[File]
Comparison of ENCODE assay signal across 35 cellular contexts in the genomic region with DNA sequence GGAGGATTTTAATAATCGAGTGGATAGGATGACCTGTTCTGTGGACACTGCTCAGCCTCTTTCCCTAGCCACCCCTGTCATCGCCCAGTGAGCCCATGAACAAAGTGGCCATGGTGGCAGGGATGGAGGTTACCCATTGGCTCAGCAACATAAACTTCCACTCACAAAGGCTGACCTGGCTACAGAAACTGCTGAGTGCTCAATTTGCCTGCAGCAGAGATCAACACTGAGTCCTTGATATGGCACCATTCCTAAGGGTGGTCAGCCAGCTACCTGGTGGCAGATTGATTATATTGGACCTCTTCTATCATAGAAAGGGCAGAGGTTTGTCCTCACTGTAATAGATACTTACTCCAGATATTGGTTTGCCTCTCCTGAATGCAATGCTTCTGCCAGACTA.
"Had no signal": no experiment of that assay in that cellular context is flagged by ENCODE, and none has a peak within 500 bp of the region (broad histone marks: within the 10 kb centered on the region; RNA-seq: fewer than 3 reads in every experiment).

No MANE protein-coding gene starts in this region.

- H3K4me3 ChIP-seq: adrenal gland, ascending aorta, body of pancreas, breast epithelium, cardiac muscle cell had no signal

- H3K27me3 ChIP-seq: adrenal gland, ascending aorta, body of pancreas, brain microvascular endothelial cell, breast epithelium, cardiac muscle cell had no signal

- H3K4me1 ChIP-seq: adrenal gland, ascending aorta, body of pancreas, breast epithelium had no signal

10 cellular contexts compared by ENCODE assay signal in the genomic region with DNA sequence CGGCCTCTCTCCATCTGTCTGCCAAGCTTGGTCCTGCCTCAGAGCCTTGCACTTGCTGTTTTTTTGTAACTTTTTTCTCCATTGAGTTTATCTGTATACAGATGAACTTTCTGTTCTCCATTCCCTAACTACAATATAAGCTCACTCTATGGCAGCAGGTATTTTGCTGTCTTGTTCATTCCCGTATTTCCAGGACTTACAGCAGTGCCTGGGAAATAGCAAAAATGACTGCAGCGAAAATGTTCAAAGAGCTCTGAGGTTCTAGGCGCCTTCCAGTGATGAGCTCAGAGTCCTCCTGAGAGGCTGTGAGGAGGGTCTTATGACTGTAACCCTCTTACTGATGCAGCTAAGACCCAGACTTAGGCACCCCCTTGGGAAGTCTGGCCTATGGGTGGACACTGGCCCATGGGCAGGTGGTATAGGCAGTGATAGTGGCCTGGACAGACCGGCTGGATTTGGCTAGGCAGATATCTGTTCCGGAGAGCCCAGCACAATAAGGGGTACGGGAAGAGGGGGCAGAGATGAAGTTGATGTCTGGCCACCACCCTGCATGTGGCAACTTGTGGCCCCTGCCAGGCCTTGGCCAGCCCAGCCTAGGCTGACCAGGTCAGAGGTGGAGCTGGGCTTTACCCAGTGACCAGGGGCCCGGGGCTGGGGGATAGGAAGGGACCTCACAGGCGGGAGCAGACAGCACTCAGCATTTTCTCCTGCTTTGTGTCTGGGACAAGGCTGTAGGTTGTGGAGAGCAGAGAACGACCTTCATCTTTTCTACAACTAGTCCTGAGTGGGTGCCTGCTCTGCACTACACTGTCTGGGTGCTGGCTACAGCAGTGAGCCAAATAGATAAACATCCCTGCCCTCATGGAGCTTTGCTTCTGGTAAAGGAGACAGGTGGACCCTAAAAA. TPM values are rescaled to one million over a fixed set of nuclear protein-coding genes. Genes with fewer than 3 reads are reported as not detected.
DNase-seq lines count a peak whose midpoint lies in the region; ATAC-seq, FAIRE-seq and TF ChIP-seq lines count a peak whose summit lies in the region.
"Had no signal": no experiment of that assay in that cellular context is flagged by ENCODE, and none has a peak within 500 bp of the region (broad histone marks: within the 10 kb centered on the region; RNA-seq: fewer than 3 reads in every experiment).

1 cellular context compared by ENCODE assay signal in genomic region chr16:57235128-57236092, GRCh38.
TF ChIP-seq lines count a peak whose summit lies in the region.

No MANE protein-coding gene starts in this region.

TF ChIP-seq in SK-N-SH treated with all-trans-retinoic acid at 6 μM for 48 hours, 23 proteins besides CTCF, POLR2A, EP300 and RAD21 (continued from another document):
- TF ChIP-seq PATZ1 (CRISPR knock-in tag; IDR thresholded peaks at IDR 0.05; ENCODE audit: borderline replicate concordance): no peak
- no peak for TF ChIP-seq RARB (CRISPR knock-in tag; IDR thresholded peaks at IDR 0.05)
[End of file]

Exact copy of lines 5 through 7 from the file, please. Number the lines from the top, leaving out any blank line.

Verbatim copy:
- H3K27me3 ChIP-seq: adrenal gland, ascending aorta, body of pancreas, brain microvascular endothelial cell, breast epithelium, cardiac muscle cell had no signal

- H3K4me1 ChIP-seq: adrenal gland, ascending aorta, body of pancreas, breast epithelium had no signal

10 cellular contexts compared by ENCODE assay signal in the genomic region with DNA sequence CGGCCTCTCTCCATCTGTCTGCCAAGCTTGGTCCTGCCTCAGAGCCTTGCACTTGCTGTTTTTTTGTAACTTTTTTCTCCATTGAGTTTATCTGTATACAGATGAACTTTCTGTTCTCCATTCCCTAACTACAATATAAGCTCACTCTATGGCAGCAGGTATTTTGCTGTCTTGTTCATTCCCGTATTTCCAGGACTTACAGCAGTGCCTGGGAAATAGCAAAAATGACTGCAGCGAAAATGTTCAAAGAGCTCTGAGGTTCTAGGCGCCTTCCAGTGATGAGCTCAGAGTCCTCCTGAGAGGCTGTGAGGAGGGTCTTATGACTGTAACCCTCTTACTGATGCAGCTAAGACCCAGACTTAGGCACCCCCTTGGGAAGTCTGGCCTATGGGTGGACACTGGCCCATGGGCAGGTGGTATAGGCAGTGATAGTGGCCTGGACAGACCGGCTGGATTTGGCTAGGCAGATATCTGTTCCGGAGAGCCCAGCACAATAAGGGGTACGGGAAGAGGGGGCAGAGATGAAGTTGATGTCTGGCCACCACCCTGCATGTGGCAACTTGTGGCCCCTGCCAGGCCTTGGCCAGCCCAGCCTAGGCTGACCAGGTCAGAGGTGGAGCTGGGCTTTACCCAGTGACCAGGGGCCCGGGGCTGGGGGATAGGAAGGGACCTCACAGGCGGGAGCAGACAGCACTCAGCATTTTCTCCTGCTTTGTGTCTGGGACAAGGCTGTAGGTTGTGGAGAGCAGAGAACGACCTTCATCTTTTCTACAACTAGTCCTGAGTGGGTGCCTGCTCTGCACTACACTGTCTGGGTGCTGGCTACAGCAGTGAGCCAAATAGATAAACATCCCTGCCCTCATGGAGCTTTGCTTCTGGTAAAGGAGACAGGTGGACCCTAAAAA. TPM values are rescaled to one million over a fixed set of nuclear protein-coding genes. Genes with fewer than 3 reads are reported as not detected.